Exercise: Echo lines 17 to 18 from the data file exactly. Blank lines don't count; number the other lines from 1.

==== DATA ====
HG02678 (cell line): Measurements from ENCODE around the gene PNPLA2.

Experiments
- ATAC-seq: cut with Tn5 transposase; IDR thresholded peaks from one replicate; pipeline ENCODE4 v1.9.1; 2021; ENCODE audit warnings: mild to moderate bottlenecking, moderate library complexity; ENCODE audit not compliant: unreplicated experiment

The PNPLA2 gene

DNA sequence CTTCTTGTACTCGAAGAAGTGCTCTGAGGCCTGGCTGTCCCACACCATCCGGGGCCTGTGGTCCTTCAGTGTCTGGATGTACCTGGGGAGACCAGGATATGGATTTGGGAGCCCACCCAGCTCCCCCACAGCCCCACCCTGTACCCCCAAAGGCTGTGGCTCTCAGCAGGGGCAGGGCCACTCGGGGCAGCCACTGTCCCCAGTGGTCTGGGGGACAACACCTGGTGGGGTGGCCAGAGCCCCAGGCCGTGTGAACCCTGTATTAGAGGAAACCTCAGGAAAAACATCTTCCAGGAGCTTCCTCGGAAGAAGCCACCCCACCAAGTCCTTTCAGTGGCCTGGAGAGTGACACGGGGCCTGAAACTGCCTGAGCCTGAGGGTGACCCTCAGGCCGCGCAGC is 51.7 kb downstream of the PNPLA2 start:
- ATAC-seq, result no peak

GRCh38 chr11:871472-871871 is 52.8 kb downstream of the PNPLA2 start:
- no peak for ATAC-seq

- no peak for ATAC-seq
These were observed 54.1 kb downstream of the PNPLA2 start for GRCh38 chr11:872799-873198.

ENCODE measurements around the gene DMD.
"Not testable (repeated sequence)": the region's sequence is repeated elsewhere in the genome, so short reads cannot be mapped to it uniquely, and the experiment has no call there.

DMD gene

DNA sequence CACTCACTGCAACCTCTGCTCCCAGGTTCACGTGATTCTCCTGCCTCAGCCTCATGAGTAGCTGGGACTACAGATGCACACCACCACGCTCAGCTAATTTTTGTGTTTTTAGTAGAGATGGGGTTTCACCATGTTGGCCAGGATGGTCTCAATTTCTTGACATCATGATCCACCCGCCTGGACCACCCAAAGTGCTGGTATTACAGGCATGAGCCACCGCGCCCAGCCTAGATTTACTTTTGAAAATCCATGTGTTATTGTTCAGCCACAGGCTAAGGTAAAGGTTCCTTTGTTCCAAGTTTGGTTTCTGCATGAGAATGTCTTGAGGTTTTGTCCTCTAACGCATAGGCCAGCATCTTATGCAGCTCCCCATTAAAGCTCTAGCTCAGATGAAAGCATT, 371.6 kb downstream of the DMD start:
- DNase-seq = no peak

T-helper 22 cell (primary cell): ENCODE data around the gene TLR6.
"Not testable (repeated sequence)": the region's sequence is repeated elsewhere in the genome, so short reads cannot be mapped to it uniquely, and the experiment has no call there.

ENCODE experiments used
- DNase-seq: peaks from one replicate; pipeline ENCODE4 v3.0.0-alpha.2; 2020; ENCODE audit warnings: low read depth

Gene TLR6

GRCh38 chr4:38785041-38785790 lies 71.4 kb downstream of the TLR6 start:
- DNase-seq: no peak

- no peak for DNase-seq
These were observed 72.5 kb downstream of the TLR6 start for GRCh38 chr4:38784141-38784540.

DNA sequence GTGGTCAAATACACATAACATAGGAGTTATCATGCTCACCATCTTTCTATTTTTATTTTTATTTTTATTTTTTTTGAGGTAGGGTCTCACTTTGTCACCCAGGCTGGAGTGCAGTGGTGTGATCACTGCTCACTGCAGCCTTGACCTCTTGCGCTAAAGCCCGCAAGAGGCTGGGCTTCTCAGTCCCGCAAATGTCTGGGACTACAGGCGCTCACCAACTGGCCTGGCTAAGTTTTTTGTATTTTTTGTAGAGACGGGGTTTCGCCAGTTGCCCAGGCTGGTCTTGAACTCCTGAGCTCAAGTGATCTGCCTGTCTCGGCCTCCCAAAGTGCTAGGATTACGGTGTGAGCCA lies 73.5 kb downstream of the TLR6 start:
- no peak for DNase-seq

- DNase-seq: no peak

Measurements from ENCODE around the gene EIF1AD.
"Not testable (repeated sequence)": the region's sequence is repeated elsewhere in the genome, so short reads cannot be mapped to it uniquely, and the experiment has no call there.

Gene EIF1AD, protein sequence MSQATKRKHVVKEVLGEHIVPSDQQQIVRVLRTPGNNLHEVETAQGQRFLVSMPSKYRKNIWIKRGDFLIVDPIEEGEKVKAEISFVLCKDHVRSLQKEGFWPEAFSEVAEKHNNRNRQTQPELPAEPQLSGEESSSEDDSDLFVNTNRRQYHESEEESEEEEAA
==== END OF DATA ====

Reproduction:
"Not testable (repeated sequence)": the region's sequence is repeated elsewhere in the genome, so short reads cannot be mapped to it uniquely, and the experiment has no call there.

ENCODE experiments used